CanDance was greatly saddened to hear the shocking news of the tragic death of Michael Green. Co-founder of One Yellow Rabbit and Curator of the High Perfomance Rodeo Festival, Michael has been a leader in the Canadian arts community for over three decades, and a local theatre pioneer in Calgary, Alberta. He leaves behind a strong legacy of work that will continue to grow. Michael was one of five people killed in a multi-vehicle highway accident in Saskatchewan on the morning of February 10th. CanDance extends its condolences to Michael's loved ones, and to the staff and company of CanDance member organization One Yellow Rabbit.
Member Profile: Get to know Michael Toppings, General Director of Montreal Arts Intercultural (MAI)
What is one characteristic that makes MAI a unique presenters in the Canadian dance community?
Our mandate, specific to presenting intercultural arts remains, I believe, one of a kind throughout Canada and possibly North America. Correct me if I'm wrong.
Which Canadian dance artist/company would you love to present, either in the short or long term future?
Because we are a pluridisciplinary presenter, I have a list that spans any number of disciplines (and it keeps growing). Pretty high up on that list at this time are The Dancers of Damelahamid.
What is a success story you have experienced, related to either performance or audience engagement?
I am stoked whenever the artist the MAI has presented gets picked up by another presenter, and/or is given the opportunity to present their work outside of the city or province. It is so important that work be given a life beyond a first run.
Co-founded in 1981 by Cathy Ferri and Agnes Walsh, Neighbourhood Dance Works (NDW) began as a performance collective dedicated to creating innovative new dance works in St. John’s. As the organization developed, a performance series was established which showcased local talent, as well as work by leading Canadian dancers, making NDW the primary presenter of modern dance in the province. In 1990 Neighbourhood Dance Works introduced the first Festival of New Dance. Now, over twenty years later, the festival enjoys a reputation for programming eclectic and challenging dance work from Canada and abroad, as well as exposing local talent to new audiences.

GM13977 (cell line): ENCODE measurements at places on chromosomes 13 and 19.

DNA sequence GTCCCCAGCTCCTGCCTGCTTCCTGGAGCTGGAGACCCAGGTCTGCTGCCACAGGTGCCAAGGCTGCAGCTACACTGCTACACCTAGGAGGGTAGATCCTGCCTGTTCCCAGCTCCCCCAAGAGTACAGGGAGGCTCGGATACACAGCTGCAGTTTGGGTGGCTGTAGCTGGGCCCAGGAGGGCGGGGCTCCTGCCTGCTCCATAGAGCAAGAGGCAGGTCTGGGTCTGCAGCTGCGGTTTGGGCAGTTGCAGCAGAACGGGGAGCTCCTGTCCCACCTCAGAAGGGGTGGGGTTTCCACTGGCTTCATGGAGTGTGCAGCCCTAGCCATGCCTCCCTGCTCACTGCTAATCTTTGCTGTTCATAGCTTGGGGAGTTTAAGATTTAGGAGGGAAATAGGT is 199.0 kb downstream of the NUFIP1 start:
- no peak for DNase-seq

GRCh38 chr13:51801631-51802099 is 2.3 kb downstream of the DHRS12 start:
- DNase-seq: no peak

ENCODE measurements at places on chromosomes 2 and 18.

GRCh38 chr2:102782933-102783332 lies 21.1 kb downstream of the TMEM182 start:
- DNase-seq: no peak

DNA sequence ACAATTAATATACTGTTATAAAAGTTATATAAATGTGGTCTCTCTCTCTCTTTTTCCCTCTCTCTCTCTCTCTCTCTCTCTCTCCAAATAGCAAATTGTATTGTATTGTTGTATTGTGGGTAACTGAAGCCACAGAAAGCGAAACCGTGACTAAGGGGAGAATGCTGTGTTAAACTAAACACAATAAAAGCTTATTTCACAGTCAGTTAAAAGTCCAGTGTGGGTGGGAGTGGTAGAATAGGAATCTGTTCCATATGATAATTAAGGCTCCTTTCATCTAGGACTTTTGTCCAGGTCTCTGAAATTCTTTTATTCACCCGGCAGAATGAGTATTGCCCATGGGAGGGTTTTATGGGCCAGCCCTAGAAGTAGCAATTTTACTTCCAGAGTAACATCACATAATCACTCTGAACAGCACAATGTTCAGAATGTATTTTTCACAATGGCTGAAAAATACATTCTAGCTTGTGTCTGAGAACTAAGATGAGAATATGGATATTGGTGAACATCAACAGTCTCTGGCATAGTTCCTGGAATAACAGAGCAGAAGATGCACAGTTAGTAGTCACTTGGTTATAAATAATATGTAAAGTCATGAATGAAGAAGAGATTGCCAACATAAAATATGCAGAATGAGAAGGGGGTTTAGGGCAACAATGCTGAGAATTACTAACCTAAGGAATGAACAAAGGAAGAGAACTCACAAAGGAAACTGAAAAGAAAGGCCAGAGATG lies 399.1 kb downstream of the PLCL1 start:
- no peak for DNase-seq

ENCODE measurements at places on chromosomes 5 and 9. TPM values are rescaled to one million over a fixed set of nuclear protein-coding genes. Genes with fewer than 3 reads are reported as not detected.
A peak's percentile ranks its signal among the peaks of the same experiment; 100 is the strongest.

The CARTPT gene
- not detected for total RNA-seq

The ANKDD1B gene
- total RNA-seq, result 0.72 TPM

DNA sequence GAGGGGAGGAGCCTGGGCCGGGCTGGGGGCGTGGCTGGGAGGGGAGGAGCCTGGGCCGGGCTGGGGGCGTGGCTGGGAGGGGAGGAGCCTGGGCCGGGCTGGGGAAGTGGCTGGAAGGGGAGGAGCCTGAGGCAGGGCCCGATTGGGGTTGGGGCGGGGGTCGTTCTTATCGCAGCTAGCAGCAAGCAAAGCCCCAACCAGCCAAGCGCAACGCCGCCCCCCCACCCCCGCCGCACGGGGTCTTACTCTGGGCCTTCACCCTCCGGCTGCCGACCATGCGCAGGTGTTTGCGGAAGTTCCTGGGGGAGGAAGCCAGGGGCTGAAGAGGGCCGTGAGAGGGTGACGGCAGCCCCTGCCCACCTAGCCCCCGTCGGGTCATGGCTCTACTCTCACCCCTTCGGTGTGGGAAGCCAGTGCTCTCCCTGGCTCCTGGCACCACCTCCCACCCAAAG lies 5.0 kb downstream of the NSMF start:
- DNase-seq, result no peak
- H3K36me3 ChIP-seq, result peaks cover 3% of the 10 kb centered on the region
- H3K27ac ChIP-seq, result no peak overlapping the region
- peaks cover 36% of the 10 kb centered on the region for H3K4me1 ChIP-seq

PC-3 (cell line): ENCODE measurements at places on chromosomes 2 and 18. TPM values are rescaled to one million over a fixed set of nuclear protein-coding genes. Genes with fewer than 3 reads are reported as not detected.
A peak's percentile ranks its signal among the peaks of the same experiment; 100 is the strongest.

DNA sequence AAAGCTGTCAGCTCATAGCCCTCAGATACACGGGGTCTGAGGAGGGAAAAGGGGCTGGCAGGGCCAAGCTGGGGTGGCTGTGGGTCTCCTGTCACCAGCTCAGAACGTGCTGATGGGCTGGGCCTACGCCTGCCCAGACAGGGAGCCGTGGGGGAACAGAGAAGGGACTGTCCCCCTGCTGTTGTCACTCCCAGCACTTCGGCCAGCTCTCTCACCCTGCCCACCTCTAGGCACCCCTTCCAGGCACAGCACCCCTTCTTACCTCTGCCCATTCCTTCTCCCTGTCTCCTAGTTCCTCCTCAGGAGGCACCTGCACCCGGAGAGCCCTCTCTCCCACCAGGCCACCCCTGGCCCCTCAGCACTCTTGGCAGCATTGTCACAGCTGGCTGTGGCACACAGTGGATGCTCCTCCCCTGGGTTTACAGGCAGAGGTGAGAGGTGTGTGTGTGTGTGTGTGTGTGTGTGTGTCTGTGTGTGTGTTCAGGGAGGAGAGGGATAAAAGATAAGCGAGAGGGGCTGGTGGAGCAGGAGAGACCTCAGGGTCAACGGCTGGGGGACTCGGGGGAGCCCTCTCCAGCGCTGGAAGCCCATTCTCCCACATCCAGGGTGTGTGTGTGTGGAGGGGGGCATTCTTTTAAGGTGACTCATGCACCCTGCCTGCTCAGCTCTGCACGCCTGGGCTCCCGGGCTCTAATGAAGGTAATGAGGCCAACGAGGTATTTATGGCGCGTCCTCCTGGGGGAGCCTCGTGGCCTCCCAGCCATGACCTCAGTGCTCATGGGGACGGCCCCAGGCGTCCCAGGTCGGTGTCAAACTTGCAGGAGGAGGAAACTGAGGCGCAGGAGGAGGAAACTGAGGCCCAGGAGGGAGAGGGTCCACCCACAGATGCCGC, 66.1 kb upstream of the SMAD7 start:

CanDance: What makes NDW a unique presenter in the Canadian dance community?
Calla: I believe our geographical location adds a level of appeal for artists attending the festival. The fact that we’re situated on the most easterly point of North America, coupled with the wild ocean, the rugged cliffs and the fairy enchanted South Side Hills that frame the City; it’s a stunning backdrop to the festival. Often our visiting artists can be seen running up Signal Hill or hiking the East Coast Trail in the few spare moments before and after performances. I’ve been told time and time again how they long to come back to the festival, not only to reconnect with our audience, but to reconnect with this place. Of course we have nothing to do with Mother Nature’s handiwork, but it sure is nice to capitalize on her beauty.
CanDance: Which Canadian dance artist / company would you love to present?
Calla: If we had unlimited money and time I’d want to bring everyone here. No seriously, I mean that. I want to have a huge dance marathon with back to back dancing for a whole month. In the short term I want to see Louise Lecavalier’s So Blue at the Longshoremen’s Projective Union – our historic LSPU Hall.
CanDance: What are some of NDW’s performance/ audience engagement success stories?
Calla: Performances and moments that our audience still talk about include Tedd Robinson balancing that incredible stick on his head; Dulcinea Langfelder in Portrait of a Woman with a Suitcase; Peggy Baker in her magnificent performance of Portal after being stranded in a B & B because of Hurricane Igor; the audience jumping to their feet following an opening night with Margie Gillis; and the unforgettable performance of Roger Sinha in Burning Skin. And our very own local artists: Louise Moyes in My Secret Pig, Barry Nicols in Moose Man and the beautiful duet of Sarah Joy Stoker and Peter Trosztmer in Broken Accidents. This blend of home-made talent and artists from away makes for so many memorable moments.